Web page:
“Neither neglect your spiritual nor your worldly welfare. Always learn and teach. Forget neither God nor Ancestor.”
The Ten Principal Upanishads, this edition translated and edited by Shree Purohit Swami and W. B. Yeats, are the most sacred texts of the Hindu religion. These are not God’s words to man, but an incarnation of revelation captured by Rishis that contain the ultimate Truth and the knowledge that leads to spiritual emancipation that are considered the distillation of the best of Vedic metaphysical and speculative thought. From the Upanishads the central doctrines of Hinduism are derived, the philosophy of yoga is developed, and through dialogue with Buddhism that a number of sects on both sides emerge. This is what Paramahansa Yogananda and many other yogis have studied throughout their lives. Worth nothing, a number of the benefits of such practices as those written about within are increasingly being verified by modern Western science – both as it relates to mental health, healing and general social welfare.
This particular collection contains only ten of the traditional one-hundred and nine Upanishads and are intended as an introduction to the uninitiated. The specific texts of this collected are titled thusly: Isha, Kena and Katha, Prashan, Mundaka, Mandukya, Tattiriya, Aitareya, Chhandogya and Brihadaranyaka. The text is different from the one I studied at the International Meditation Institute in that it has removed a number of the repeating phrases that are of a ritualistic nature that are normally interspersed throughout. Thus while it is not the best edition for a religious scholar, the essence of it – the delineation of the path of Spirit and its importance for life – remains. This conceptual translation is not, however, without its own merits. Yeats, a poet, maintains some of those mantra-like refrains (i.e. “May peace and peace and peace be everywhere.”) and has musical qualities and well-worded conceits.
Each lesson within the collection of Upanishads meditates upon and interrogates themes ranging from the correct means of thinking so as to avoid disturbing thoughts but also how to properly fixate on the eternal Spirit that animates all human beings and material things. As progress is made in the pursuit of the Spirit, one comes closer to finding enlightenment and ending the cycle of re-birth. The essence of their teachings is that Truth cannot be known intellectually, but embodied through continued action inflected with faith. There are various stages in a person’s development towards moksha, or liberation, as well as reasons for why they may not achieve is.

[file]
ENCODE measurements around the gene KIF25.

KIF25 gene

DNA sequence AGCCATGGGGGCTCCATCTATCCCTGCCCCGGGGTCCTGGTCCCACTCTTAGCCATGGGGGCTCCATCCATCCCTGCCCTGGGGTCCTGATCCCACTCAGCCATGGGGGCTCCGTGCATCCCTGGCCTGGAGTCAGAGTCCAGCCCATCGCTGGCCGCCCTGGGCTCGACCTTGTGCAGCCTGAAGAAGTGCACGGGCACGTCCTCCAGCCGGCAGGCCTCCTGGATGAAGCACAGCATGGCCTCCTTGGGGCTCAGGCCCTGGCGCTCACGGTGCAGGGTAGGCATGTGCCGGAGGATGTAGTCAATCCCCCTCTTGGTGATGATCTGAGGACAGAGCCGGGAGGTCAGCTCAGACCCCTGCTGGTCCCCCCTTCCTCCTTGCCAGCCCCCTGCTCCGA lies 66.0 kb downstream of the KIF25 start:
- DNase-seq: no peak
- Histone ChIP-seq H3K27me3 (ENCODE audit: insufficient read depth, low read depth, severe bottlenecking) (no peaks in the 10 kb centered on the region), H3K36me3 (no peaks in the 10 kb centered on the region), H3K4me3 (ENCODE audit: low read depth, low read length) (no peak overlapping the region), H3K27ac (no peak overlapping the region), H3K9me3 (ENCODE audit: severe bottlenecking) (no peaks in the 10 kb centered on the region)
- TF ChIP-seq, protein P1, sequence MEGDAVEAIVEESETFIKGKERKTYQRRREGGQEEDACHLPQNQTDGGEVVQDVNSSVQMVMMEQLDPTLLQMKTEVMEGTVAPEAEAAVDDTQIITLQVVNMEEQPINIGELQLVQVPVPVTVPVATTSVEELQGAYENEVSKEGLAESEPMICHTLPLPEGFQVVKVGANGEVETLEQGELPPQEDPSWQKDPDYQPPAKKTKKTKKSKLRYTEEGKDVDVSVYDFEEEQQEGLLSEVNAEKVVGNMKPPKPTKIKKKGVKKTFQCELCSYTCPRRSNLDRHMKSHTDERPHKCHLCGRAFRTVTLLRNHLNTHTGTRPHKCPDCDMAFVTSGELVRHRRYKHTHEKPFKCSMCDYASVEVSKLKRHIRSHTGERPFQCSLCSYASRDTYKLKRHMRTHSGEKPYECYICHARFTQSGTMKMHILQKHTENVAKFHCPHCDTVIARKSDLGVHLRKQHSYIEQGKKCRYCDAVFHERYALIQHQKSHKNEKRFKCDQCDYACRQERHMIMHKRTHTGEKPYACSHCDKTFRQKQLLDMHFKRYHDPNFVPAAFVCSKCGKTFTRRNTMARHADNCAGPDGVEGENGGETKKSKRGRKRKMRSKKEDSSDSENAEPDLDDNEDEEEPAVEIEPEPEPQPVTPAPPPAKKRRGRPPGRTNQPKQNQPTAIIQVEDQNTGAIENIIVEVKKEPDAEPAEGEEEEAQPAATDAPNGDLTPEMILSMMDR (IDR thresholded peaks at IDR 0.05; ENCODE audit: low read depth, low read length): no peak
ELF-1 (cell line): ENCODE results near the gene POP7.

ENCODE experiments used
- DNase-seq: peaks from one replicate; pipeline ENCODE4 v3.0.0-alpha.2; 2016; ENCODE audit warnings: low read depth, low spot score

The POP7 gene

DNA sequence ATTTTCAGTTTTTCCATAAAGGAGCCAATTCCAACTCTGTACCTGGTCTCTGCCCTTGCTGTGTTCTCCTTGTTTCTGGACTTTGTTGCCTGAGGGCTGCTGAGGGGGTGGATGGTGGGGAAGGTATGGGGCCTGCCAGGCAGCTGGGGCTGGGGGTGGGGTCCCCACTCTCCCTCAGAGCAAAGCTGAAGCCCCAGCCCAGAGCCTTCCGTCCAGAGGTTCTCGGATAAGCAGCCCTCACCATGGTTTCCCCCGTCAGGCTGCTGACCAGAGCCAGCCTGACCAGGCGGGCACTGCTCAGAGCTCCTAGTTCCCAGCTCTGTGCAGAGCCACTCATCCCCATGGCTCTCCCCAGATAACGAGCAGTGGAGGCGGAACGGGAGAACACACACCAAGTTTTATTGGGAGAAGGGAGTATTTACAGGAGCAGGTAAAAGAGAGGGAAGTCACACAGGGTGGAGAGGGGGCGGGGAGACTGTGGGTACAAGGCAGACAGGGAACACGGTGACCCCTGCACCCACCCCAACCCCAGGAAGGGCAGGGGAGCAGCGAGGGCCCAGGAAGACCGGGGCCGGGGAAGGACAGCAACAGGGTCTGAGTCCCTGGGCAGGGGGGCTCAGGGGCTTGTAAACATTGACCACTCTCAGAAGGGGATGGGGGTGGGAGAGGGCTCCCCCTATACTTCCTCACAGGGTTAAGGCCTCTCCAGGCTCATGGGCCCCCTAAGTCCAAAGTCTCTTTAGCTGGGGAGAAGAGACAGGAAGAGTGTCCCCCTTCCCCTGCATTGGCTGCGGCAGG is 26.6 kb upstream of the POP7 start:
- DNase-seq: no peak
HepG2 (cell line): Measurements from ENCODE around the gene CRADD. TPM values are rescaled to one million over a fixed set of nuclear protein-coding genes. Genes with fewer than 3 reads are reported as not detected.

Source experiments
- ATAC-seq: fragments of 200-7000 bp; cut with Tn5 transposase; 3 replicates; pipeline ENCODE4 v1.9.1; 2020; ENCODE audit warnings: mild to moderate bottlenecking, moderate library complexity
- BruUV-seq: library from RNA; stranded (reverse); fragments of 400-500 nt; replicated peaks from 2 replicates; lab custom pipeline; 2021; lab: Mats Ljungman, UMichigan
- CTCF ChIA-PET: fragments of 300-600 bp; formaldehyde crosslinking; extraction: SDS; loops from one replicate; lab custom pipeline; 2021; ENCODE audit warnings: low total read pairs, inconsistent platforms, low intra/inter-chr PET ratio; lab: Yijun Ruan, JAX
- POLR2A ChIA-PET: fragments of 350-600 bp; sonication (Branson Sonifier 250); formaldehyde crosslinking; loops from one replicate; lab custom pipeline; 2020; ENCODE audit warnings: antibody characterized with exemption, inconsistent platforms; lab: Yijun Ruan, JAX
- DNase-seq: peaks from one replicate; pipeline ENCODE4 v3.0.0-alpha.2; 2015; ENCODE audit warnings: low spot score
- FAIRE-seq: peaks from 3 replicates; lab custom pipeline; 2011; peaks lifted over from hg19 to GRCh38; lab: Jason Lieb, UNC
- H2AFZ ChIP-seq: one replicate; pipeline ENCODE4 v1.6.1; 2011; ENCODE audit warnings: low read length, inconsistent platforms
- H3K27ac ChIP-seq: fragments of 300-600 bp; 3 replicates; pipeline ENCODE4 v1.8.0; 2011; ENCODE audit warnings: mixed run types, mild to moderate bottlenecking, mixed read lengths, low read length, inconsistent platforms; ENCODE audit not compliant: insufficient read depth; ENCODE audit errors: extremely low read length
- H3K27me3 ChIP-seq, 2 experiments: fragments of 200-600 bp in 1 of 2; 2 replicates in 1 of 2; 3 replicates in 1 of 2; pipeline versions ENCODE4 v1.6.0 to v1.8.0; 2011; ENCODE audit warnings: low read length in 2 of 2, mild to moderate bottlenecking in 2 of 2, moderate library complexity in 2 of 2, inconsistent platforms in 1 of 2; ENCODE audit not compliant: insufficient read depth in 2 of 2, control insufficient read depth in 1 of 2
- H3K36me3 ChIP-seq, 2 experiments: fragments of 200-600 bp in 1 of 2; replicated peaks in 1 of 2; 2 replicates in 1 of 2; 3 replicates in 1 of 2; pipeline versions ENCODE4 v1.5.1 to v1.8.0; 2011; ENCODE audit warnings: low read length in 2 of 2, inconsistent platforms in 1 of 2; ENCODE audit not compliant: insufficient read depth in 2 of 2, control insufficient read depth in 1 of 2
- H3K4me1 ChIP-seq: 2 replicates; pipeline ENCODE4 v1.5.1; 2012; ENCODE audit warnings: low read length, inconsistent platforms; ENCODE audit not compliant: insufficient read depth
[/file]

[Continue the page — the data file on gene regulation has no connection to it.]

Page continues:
Speaking on the myriad components of spirits, the Upanishads state the following:
“Worship spirit as the support, be supported; worship Spirit as the Great, become great; worship spirit as the mind, become mind. Bow down to Spirit as the sole object of desire, be the goal of all desire; worship Spirit as the master of all, become the master of all”
It is because of such passages, and many others like it, that a large number of corporate cultural leaders are embracing and encouraging others to use Mindfulness practices – which is a de-sacralized form of Hinduism/Buddhism – in the workplace.
I’ve certainly seen how such practices help increase creativity, presentness and productivity while decreasing tension in the workplace. I am, however, suspicious of such initiatives unless it’s practiced from the top down as otherwise it seems to me to encourage the type of workplace apathy that leads to larger social issues (i.e. you shouldn’t ask for a raise when you’re worth it, but instead just be happy with what you have as you are Spirit). All in all, however, meditation, yoga, chanting, reflective silence, and other Vedic practices, are beneficial as it helps to realize the Spirit. I’ve been reading this book prior to and after my yoga practice at Flying Tree Yoga school, found myself feeling lighter as a result of it and will likely reread it again soon.
In closing, here’s a great video by Alan Watts on what the Spirit is: